In today’s Global Bulletin, Time’s Up U.K. publishes safety guidelines for auditions, reporting and working with intimacy; Discovery U.K. posts its 10th consecutive record Q1, and RAI and Amazon team on the winning bid for World Cup 2022 rights in Italy.
Time’s Up U.K. has published the “Time’s Up Guide to Working in Entertainment,” a collection of three guides constructed as a reference material for arts and entertainment workers to stay informed of their rights, industry-specific norms and practical ways they can help to ensure their safety in the workplace. All three guides are available, free to download at the Time’s Up U.K. website.
Developed in collaboration with Time’s Up in the U.S., Time’s Up U.K. also reached out to key British industry organizations including BAFTA, BECTU, BFI, the Casting Directors’ Guild, Directors’ U.K., Intimacy On Set and Spotlight.
The set of guides cover a wide range of specific circumstances in which industry workers have historically been preyed upon, including auditions and nude, intimate and simulated sex scenes, and includes avenues available to workers for reporting sexual misconduct and harassment as well as nudity and simulated sex rider basics and an incident report template.
“The entertainment industry is not a typical workplace,” Time’s Up U.K. chair Heather Rabbatts says in the release accompanying the announcement. “Figuring out your rights and options around workplace harassment, discrimination and misconduct can be confusing. We have developed these resources together with our sisters in the US, for people in the entertainment industry who find themselves in situations that are at best awkward, or at worst, dangerous.”
“I absolutely welcome these guides, which have been created by my sisters at Time’s Up,” says actor Naomie Harris (“Moonlight,” “28 Days Later”). “They demonstrate that no matter your situation, you have options. These guides help arm people with the resources and information needed to determine the best path forward.”
“Our industry is a truly wonderful one but one that has existed without necessary safeguards,” adds “Luther” star Ruth Wilson. “These Time’s Up safety guides offer a detailed, step-by-step set of tools and advice for all those in the industry. Whatever the experience, whether negotiating a sex scene for the first time or witnessing abusive behavior on set, these guidelines are there as an essential resource. Everyone deserves to feel safe at work, and these offer a huge step towards that becoming a reality.”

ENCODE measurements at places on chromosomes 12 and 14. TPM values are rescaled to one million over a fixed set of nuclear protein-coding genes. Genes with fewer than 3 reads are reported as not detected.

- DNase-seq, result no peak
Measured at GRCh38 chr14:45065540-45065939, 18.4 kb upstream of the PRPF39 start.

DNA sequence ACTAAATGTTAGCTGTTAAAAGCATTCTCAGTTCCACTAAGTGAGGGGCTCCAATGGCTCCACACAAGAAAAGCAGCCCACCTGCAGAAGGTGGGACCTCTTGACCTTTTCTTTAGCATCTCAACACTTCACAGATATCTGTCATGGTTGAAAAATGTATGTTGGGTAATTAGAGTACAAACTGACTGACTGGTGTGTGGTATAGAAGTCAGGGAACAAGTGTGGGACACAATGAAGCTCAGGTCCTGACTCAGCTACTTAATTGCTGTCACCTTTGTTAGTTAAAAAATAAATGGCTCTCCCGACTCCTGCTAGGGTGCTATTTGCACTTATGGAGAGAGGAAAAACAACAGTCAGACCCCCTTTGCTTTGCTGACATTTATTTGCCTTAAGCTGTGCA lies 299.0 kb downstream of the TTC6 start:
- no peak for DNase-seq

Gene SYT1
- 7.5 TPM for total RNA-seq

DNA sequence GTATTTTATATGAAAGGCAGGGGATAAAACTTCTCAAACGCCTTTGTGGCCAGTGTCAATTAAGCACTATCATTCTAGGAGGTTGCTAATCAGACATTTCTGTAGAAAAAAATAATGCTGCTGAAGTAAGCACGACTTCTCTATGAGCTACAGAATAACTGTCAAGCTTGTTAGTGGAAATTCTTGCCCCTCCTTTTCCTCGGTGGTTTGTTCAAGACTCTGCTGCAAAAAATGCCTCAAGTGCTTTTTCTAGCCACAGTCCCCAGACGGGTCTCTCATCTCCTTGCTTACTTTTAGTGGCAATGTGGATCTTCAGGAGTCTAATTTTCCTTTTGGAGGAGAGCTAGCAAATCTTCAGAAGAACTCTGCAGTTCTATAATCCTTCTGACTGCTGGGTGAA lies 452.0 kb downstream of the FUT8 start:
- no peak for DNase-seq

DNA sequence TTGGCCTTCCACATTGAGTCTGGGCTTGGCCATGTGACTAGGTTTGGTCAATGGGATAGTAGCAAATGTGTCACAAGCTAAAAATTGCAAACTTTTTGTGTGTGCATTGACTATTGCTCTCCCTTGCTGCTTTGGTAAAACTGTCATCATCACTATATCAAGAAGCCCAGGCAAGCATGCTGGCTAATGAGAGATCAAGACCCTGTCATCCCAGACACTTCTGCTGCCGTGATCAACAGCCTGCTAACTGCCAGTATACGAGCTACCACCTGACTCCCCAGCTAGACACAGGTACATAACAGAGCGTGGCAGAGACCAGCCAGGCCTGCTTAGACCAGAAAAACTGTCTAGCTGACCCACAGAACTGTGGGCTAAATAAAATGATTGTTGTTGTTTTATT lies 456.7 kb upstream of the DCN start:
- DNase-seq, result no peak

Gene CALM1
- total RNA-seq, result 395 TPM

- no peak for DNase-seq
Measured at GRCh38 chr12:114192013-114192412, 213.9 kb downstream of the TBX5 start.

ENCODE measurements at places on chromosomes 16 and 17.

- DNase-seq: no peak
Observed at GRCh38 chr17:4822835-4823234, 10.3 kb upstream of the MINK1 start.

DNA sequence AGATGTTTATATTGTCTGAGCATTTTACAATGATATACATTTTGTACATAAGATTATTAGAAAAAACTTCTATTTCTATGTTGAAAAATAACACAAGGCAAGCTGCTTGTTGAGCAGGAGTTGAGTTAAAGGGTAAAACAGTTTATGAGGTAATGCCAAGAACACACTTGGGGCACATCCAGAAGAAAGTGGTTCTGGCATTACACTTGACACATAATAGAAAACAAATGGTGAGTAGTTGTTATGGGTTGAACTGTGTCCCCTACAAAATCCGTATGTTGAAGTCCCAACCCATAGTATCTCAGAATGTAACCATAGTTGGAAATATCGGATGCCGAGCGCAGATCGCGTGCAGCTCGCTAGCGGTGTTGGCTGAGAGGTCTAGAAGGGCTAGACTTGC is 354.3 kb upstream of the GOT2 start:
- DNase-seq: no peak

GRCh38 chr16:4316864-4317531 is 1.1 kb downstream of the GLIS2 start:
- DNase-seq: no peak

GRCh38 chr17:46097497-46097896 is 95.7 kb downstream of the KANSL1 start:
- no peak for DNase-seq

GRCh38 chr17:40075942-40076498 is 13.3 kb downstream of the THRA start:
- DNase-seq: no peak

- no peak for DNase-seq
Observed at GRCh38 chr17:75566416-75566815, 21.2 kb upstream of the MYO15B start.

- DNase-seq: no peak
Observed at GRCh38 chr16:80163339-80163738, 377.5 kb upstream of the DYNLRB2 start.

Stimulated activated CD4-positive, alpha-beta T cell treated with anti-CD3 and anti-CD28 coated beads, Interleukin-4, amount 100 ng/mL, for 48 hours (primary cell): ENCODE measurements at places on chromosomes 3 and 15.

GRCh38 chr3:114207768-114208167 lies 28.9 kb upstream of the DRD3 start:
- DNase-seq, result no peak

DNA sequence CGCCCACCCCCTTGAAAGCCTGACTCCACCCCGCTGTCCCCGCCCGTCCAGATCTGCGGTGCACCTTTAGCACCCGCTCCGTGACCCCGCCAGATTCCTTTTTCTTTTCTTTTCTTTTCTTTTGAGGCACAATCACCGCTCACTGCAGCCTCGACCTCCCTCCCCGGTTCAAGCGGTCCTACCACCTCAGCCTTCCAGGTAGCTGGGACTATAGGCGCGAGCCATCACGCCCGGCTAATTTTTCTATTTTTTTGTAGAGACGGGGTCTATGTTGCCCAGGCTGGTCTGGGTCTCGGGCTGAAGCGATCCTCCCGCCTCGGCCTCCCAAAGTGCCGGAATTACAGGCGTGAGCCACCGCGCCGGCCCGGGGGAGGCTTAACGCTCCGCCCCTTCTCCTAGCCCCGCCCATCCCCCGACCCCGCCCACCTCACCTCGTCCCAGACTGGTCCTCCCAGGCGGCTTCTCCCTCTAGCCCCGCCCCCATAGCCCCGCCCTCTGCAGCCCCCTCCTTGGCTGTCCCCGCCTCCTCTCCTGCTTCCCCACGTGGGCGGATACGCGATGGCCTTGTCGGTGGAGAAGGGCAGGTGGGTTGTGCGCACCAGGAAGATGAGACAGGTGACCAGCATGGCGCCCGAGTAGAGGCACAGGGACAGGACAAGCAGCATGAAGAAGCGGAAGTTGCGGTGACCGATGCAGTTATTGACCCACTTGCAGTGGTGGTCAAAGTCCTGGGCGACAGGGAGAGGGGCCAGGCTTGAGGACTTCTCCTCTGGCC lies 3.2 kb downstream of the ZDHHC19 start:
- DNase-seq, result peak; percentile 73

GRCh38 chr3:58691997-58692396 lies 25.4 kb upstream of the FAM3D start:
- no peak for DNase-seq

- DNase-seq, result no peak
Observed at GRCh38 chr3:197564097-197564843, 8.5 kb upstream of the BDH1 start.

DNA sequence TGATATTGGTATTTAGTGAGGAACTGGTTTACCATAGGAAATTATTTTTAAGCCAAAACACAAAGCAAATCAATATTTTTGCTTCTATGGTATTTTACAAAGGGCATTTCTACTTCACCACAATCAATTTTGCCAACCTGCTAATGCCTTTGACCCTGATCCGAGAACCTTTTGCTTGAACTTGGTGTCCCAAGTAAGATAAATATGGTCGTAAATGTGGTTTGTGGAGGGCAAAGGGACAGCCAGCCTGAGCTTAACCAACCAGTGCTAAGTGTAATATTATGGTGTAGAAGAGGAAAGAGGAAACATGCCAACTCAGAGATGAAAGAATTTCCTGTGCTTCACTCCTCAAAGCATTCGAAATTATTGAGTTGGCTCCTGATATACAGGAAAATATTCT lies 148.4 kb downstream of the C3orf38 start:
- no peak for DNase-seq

Discovery U.K. had its strongest first quarter ever this year, marking ten years of consecutive Q1 growth for the broadcaster. Over the first quarter of the year, Discovery grew its share of adults by 7% year-on-year, and its launch of Discovery Plus and rebranding of the Home network have proved to be boons for the company.
Following a rebranding from Home to HGTV in January 2020, the channel leads the pack in Q1 growth in share of adults, up 41% from the last year. Similarly, Quest, Quest Red, Food Network and ID each enjoyed their strongest first quarters on record. The Discovery Channel posted its strongest quarter in five years, up 3%, and February was Eurosport 1’s largest month over that same period, bolstered by the Australian Open and Welsh Open snooker.
Pending approval from FIFA, the tournament’s organizing body, RAI and Amazon in Italy have secured the rights to next year’s World Cup 2022, controversially set to take place in November and December in Qatar.
According to Italian paper Corriere della Sera, 25 of the tournament’s 64 matches will be broadcast free-to-air on RAI, which reserves the right to first pick of which games it will air. Presumably, the network will air all of Italy’s games in the likely event that they qualify. Amazon will pick up 36 matches, including the semi-finals and final, which it will stream as pay-per-view.
RAI will pick up €130 million ($154 million) of the €180 million ($213 million) tab for the games, with Amazon covering the remainder.